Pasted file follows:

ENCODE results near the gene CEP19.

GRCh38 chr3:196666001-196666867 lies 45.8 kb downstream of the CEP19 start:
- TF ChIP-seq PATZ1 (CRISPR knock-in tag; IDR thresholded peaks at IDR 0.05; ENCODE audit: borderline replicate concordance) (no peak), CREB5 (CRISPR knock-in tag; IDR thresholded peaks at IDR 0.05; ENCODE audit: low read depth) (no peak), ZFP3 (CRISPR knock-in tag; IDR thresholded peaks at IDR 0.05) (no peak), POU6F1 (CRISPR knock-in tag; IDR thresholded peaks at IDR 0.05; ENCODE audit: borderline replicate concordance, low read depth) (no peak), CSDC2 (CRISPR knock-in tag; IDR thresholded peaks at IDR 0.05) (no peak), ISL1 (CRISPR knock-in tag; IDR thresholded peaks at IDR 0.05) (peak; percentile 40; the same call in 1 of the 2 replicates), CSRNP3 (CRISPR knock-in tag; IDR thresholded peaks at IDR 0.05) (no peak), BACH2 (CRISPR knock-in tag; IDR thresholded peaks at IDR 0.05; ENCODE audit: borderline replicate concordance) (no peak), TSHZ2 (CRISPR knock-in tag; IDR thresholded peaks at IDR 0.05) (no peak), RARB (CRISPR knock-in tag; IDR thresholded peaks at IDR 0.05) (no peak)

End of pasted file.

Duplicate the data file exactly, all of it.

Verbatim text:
ENCODE results near the gene CEP19.

GRCh38 chr3:196666001-196666867 lies 45.8 kb downstream of the CEP19 start:
- TF ChIP-seq PATZ1 (CRISPR knock-in tag; IDR thresholded peaks at IDR 0.05; ENCODE audit: borderline replicate concordance) (no peak), CREB5 (CRISPR knock-in tag; IDR thresholded peaks at IDR 0.05; ENCODE audit: low read depth) (no peak), ZFP3 (CRISPR knock-in tag; IDR thresholded peaks at IDR 0.05) (no peak), POU6F1 (CRISPR knock-in tag; IDR thresholded peaks at IDR 0.05; ENCODE audit: borderline replicate concordance, low read depth) (no peak), CSDC2 (CRISPR knock-in tag; IDR thresholded peaks at IDR 0.05) (no peak), ISL1 (CRISPR knock-in tag; IDR thresholded peaks at IDR 0.05) (peak; percentile 40; the same call in 1 of the 2 replicates), CSRNP3 (CRISPR knock-in tag; IDR thresholded peaks at IDR 0.05) (no peak), BACH2 (CRISPR knock-in tag; IDR thresholded peaks at IDR 0.05; ENCODE audit: borderline replicate concordance) (no peak), TSHZ2 (CRISPR knock-in tag; IDR thresholded peaks at IDR 0.05) (no peak), RARB (CRISPR knock-in tag; IDR thresholded peaks at IDR 0.05) (no peak)